Spyro Reignited Trilogy (PS4) Review: Let the Nostalgia Drag On

Our review of Spyro Reignited Trilogy, developed by Toys for Bob. Released on November 13, 2018 for PlayStation 4.

Spyro Reignited Trilogy


A beautiful remake of the original three Spyro the Dragon games.


Speaking as a Crash Bandicoot fan, it finally gave me a chance to appreciate why people love Spyro so much.


Nostalgic for Spyro? Crash Bandicoot‘s “N. Sane” remake not doing it for you? Provided you have the time for three (3!) games-in-one, check this little dragon out. Oh, and it’s also a great – great! – option for anyone with little kiddie gamers in the family. So long as you’re not using it as substitute for a babysitter.

Spyro Reignited Trilogy


It’s been a good year for retro gaming. The NES and SNES Classic sold like hotcakes (though the less said about the PlayStation Classic, the better). The latest iteration of Super Smash Bros. gave us 70+ characters spanning 30+ years of Nintendo – and Sega, and CAPCOM, and Konami, and so on – history. Tetris Effect (which I reviewed here) proved that a 34-year-old game can, with only minor tweaks to the core gameplay, still prove highly relevant. Heck, my definitive best game of this year, Return of the Obra Dinn, was made in a throwback “1-bit” pixel art style.

Then there are all of the fantastic remakes and remasters. Whether it’s the PS4 remake of Shadow of the Colossus – my definitive all-time best game (seriously, go read the review) – or the Street Fighter 30th Anniversary Collection, which lets you put artificial scan-lines on your HDTV, it’s been a banner year for remakes. Even the slightly busted remaster of the original Crash Bandicoot trilogy was, on the whole, a fun trip down memory lane.

Spyro Reignited Trilogy


Crash Bandicoot, of course, comes from those halcyon days of console gaming when every company had a mascot – occasionally two – of the anthropomorphic animal variety.

Enter Spyro. The dragon.

The purple dragon.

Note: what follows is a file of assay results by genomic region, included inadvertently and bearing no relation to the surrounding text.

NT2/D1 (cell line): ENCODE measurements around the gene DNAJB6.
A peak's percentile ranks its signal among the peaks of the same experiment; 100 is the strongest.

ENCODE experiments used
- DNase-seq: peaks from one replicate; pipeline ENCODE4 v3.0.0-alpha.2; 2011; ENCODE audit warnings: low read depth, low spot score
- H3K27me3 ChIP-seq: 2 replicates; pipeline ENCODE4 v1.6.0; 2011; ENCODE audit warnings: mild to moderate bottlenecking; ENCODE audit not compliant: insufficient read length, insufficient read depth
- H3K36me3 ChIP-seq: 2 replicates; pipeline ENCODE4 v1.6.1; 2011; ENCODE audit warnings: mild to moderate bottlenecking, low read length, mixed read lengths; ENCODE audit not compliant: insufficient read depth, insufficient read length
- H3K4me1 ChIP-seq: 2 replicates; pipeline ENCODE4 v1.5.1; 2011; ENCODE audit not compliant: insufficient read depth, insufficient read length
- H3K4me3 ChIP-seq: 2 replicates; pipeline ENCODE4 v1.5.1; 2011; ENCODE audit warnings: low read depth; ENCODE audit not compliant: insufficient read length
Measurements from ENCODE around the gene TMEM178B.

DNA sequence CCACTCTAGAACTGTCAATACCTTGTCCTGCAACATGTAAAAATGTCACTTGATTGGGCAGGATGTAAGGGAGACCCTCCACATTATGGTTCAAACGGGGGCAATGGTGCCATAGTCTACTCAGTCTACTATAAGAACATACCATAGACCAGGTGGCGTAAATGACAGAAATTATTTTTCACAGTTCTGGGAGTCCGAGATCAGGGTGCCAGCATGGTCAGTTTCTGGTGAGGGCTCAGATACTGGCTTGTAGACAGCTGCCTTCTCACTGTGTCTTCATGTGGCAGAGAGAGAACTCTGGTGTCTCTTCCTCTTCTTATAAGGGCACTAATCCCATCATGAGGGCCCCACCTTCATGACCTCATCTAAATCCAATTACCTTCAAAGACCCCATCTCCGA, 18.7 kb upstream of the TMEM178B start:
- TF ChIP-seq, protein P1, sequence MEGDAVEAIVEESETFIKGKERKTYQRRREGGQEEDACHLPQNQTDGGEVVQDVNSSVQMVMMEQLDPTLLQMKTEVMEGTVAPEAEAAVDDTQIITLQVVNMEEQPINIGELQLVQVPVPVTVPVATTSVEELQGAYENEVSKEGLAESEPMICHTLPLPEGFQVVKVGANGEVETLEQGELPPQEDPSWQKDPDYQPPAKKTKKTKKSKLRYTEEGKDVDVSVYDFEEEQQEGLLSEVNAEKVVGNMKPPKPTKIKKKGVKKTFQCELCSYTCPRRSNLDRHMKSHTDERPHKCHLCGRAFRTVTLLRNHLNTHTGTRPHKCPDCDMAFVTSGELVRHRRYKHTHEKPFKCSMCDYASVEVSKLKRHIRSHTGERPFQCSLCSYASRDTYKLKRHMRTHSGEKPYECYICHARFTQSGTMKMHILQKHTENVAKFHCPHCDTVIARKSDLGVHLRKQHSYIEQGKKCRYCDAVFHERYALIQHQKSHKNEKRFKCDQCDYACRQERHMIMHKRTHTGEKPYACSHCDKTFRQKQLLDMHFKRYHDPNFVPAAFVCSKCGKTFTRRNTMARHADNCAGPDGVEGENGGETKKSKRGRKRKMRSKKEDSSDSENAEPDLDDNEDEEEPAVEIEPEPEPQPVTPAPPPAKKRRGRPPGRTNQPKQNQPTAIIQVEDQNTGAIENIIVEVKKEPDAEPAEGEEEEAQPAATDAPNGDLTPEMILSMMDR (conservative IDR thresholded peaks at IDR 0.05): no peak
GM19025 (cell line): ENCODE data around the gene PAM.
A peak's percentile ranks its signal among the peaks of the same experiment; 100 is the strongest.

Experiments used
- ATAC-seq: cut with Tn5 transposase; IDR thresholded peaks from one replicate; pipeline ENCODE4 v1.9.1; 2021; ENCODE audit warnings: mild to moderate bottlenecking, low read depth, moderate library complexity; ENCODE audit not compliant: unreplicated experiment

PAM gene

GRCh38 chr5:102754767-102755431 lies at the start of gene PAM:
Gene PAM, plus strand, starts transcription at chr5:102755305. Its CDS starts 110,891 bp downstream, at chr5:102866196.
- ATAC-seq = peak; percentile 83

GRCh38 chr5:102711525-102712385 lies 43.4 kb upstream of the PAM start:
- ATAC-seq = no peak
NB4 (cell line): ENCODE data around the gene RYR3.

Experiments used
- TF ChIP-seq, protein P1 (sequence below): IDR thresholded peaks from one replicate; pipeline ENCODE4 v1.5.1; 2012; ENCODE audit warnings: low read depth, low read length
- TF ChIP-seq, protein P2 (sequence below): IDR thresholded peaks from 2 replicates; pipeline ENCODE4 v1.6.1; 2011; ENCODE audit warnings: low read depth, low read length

Spyro’s friendly sibling rivalry with Crash on the original PlayStation resulted in some of the best platform games of the era. And it was friendly: I still remember how to access the secret Spyro demo hidden in Crash Bandicoot: Warped. (To be fair, the developers just used a variant of the Contra Code.) Today, Spyro‘s creator, Insomniac Games, is better known for the Ratchet and Clank series, not to mention this year’s excellent Spider-Man game, while Crash‘s creator Naughty Dog went on to make The Last of Us and the Uncharted series.

All of which is to say: Crash Bandicoot was awesome, and Spyro was awesome, and if you haven’t yet – and it’s days yet to Christmas – you could do worse than one or the other for the retro gamer in your family.

To be clear, though, you should probably find out which camp your particular retro gamer falls in. I was always a Crash kind of guy, which is why I had to recruit an actual Spyro fan to help me out with this review. Anything wise or insightful about the differences between this and the original can safely be attributed to her. Anything in this review that’s dumb or ignorant about which dragon is which or what the point of the eggs are anyway, are mine and mine alone.

For some reason, Activision provided us this photo of a Spyro-Drone. So, hey! Spyro-Drone!


I’ll get my main criticism out of the way first: these games are definitely the product of an era. Specifically, the post-Super Mario 64 era of 3D platformers, where what would nominally be the primary objective – get to the exit and kill the Big Bad Boss – could easily get derailed by the exhausting (but, to be fair, non-mandatory) drive to collect anything and everything in the game.

And it’s here where the Spyro games may wear out their welcome (though it’s true for Crash too): not only are you encouraged to find, say, every hidden egg per level (perhaps a half-dozen), in order to snag that coveted 100%, you’ll also need to track down every one of the thousands of jewels (in-game currency), not to mention the treasure chests, the hidden rooms, the side missions, etc.

Technically, all of this stuff is optional. But it’s there, big glaring counters with big glaring percentage markers just shouting at the OCD-gamer in all of us that there’s more to collect, more secrets to uncover. If you grew up on Spyro (or Crash), you may not be able to control the urge to nab everything.

Spyro Reignited Trilogy


But really, that’s hardly a deal-breaker. Hate yourself for being sucked in by the urge-to-collect, but don’t hate the game for doing it to you.

Ultimately, the (re)makers of Spyro could have revamped the game, but – in the words of my resident Spyro expert – they knew to leave perfection alone. Everything you remember – or never saw first go-round – is here, only better.

The intuitive controls. The simple but fun boss-fights. (Now when’s the last time you heard that about a video game?) Lush graphics. Sorry, really lush graphics: even the most rose-tinted nostalgia is unprepared for just how green the grass is, how sparkly the gems are, how hot the flames (and how beautifully everything burns). The absolutely-fantastic skateboarding minigame.

Ultimately, this is a game that’s best played with a friend: take one OG Spyro fan, add in one newbie that they bring along for the ride. It’s like travelling back together to a friend’s living room circa 1999, and getting to meet their childhood friends, exactly as they remember them.

Only better.


Final score: 8/10 anthropomorphic mascots.

Visit the official page for Spyro Reignited Trilogy here.